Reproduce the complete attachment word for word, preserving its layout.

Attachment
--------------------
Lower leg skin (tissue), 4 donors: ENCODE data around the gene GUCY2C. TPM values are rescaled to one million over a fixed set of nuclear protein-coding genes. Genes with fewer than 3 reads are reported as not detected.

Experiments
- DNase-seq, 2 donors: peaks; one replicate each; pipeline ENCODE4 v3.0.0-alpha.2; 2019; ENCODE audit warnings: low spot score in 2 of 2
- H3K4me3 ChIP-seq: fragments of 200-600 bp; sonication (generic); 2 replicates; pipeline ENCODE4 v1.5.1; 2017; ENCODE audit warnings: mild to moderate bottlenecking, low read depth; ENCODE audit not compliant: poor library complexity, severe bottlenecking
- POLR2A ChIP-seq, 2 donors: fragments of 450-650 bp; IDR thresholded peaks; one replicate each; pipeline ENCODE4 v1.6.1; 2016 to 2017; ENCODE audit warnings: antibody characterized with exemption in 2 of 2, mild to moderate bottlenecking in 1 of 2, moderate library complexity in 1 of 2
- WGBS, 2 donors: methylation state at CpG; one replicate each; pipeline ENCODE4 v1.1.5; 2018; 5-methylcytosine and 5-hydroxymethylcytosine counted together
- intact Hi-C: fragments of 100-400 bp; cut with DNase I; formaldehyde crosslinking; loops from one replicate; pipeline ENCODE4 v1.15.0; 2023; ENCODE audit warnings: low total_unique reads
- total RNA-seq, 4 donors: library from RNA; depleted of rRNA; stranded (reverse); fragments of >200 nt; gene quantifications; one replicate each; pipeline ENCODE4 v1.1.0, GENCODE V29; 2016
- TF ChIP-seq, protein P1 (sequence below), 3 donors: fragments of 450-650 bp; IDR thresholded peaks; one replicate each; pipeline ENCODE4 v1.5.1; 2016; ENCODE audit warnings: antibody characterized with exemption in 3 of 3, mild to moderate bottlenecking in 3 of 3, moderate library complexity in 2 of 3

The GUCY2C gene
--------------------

Lower leg skin (tissue), 4 donors: ENCODE data around the gene GUCY2C. TPM values are rescaled to one million over a fixed set of nuclear protein-coding genes. Genes with fewer than 3 reads are reported as not detected.

Experiments
- DNase-seq, 2 donors: peaks; one replicate each; pipeline ENCODE4 v3.0.0-alpha.2; 2019; ENCODE audit warnings: low spot score in 2 of 2
- H3K4me3 ChIP-seq: fragments of 200-600 bp; sonication (generic); 2 replicates; pipeline ENCODE4 v1.5.1; 2017; ENCODE audit warnings: mild to moderate bottlenecking, low read depth; ENCODE audit not compliant: poor library complexity, severe bottlenecking
- POLR2A ChIP-seq, 2 donors: fragments of 450-650 bp; IDR thresholded peaks; one replicate each; pipeline ENCODE4 v1.6.1; 2016 to 2017; ENCODE audit warnings: antibody characterized with exemption in 2 of 2, mild to moderate bottlenecking in 1 of 2, moderate library complexity in 1 of 2
- WGBS, 2 donors: methylation state at CpG; one replicate each; pipeline ENCODE4 v1.1.5; 2018; 5-methylcytosine and 5-hydroxymethylcytosine counted together
- intact Hi-C: fragments of 100-400 bp; cut with DNase I; formaldehyde crosslinking; loops from one replicate; pipeline ENCODE4 v1.15.0; 2023; ENCODE audit warnings: low total_unique reads
- total RNA-seq, 4 donors: library from RNA; depleted of rRNA; stranded (reverse); fragments of >200 nt; gene quantifications; one replicate each; pipeline ENCODE4 v1.1.0, GENCODE V29; 2016
- TF ChIP-seq, protein P1 (sequence below), 3 donors: fragments of 450-650 bp; IDR thresholded peaks; one replicate each; pipeline ENCODE4 v1.5.1; 2016; ENCODE audit warnings: antibody characterized with exemption in 3 of 3, mild to moderate bottlenecking in 3 of 3, moderate library complexity in 2 of 3

The GUCY2C gene